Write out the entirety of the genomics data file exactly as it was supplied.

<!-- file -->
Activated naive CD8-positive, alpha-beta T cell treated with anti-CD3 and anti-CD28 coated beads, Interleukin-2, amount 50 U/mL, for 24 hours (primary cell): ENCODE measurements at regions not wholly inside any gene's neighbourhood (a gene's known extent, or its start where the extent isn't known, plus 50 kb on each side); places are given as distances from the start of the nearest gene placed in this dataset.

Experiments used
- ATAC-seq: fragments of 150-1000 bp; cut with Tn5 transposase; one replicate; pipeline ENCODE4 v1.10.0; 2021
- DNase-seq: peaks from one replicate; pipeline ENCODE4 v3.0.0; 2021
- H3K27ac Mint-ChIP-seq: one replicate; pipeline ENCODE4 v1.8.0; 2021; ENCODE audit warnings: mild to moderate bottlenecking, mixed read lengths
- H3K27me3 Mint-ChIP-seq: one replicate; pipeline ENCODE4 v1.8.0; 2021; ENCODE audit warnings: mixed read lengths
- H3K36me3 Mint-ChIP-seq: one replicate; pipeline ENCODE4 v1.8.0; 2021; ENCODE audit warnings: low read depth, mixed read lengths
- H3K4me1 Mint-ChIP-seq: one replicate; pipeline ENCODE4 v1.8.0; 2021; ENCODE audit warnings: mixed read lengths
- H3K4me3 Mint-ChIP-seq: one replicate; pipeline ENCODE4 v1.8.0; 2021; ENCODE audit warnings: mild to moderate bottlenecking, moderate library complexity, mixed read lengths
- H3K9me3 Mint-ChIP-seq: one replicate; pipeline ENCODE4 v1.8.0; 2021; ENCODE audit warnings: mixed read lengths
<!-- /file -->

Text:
Activated naive CD8-positive, alpha-beta T cell treated with anti-CD3 and anti-CD28 coated beads, Interleukin-2, amount 50 U/mL, for 24 hours (primary cell): ENCODE measurements at regions not wholly inside any gene's neighbourhood (a gene's known extent, or its start where the extent isn't known, plus 50 kb on each side); places are given as distances from the start of the nearest gene placed in this dataset.

Experiments used
- ATAC-seq: fragments of 150-1000 bp; cut with Tn5 transposase; one replicate; pipeline ENCODE4 v1.10.0; 2021
- DNase-seq: peaks from one replicate; pipeline ENCODE4 v3.0.0; 2021
- H3K27ac Mint-ChIP-seq: one replicate; pipeline ENCODE4 v1.8.0; 2021; ENCODE audit warnings: mild to moderate bottlenecking, mixed read lengths
- H3K27me3 Mint-ChIP-seq: one replicate; pipeline ENCODE4 v1.8.0; 2021; ENCODE audit warnings: mixed read lengths
- H3K36me3 Mint-ChIP-seq: one replicate; pipeline ENCODE4 v1.8.0; 2021; ENCODE audit warnings: low read depth, mixed read lengths
- H3K4me1 Mint-ChIP-seq: one replicate; pipeline ENCODE4 v1.8.0; 2021; ENCODE audit warnings: mixed read lengths
- H3K4me3 Mint-ChIP-seq: one replicate; pipeline ENCODE4 v1.8.0; 2021; ENCODE audit warnings: mild to moderate bottlenecking, moderate library complexity, mixed read lengths
- H3K9me3 Mint-ChIP-seq: one replicate; pipeline ENCODE4 v1.8.0; 2021; ENCODE audit warnings: mixed read lengths